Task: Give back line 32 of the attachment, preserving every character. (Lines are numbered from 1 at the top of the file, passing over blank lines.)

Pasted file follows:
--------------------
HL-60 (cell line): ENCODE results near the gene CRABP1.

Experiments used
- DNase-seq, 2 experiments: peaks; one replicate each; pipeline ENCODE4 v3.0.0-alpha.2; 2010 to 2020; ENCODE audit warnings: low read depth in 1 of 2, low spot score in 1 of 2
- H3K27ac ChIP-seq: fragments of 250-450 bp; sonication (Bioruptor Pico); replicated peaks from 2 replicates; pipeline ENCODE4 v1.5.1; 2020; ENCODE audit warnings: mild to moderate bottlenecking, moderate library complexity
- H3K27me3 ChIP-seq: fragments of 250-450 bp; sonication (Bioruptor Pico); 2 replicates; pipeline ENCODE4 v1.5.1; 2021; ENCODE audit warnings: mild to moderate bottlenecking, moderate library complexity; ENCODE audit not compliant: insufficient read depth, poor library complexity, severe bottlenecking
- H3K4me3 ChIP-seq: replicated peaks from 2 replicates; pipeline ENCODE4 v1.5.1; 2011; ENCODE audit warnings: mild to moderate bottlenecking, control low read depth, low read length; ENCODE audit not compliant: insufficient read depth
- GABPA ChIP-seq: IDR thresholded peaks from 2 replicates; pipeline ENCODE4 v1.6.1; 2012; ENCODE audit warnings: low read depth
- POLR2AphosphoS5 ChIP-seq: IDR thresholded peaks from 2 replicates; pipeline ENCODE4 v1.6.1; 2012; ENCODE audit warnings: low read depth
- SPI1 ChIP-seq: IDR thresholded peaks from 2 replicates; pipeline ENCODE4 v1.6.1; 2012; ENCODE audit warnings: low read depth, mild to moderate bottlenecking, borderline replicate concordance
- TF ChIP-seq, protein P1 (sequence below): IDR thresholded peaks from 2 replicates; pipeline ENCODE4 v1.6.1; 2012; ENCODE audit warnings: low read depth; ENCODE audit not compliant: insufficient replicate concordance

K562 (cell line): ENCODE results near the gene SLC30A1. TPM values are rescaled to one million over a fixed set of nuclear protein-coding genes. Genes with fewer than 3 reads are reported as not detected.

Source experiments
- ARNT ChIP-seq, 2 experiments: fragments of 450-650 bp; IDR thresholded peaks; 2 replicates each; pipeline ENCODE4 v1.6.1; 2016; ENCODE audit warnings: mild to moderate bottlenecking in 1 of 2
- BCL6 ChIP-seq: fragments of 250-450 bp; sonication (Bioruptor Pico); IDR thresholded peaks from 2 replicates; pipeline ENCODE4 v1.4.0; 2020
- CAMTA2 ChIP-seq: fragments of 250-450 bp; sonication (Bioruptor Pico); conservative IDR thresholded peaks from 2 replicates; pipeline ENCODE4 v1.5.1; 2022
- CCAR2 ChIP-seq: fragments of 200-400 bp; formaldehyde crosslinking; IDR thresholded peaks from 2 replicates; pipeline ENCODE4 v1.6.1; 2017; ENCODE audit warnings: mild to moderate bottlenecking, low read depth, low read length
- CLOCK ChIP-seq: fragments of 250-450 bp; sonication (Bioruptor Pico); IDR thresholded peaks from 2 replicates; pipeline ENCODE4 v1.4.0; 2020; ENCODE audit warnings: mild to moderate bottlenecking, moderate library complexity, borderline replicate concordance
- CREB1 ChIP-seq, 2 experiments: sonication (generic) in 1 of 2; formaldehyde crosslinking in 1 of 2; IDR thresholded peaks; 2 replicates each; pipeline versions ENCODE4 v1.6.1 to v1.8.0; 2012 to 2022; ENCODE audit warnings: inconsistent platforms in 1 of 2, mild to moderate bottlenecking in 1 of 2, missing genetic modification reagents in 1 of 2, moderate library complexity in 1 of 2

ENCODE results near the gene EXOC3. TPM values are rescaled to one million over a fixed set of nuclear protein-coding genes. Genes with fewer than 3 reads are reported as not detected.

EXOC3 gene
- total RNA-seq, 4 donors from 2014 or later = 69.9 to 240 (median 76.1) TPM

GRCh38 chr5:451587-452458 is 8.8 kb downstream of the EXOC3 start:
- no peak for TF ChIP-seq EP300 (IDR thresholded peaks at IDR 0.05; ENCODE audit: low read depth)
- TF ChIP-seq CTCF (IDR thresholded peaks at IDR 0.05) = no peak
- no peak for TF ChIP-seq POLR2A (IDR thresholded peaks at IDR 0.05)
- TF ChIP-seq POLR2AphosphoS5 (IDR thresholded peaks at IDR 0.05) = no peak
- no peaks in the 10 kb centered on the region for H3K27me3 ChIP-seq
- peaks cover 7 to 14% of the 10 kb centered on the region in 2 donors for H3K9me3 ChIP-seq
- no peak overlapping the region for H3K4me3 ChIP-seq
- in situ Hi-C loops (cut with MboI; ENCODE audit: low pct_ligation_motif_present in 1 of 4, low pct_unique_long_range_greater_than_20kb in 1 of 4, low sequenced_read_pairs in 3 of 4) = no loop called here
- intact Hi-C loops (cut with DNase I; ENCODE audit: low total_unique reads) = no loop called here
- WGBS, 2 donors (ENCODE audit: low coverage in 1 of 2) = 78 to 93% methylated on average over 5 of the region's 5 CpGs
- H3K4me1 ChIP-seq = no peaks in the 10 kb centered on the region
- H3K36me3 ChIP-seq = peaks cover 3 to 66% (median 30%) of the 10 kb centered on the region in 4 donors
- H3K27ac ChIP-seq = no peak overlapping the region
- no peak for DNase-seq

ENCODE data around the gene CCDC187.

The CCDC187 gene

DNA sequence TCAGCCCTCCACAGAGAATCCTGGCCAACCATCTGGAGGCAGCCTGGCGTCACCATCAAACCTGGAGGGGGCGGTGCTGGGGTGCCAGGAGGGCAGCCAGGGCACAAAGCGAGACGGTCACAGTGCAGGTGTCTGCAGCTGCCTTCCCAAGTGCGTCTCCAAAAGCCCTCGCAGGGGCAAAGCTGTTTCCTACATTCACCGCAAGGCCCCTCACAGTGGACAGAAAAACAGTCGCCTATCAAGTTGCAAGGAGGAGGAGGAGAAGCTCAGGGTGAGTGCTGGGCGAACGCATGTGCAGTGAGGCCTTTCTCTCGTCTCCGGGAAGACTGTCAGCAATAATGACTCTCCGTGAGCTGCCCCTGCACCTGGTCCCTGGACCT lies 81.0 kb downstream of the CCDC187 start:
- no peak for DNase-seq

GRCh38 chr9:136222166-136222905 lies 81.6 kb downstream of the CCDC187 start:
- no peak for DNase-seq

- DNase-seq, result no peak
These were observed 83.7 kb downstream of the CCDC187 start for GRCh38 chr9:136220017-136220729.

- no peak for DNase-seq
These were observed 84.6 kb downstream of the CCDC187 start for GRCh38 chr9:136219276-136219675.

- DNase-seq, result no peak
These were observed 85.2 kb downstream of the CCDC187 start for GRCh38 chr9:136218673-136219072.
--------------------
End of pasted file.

- WGBS, 2 donors (ENCODE audit: low coverage in 1 of 2) = 78 to 93% methylated on average over 5 of the region's 5 CpGs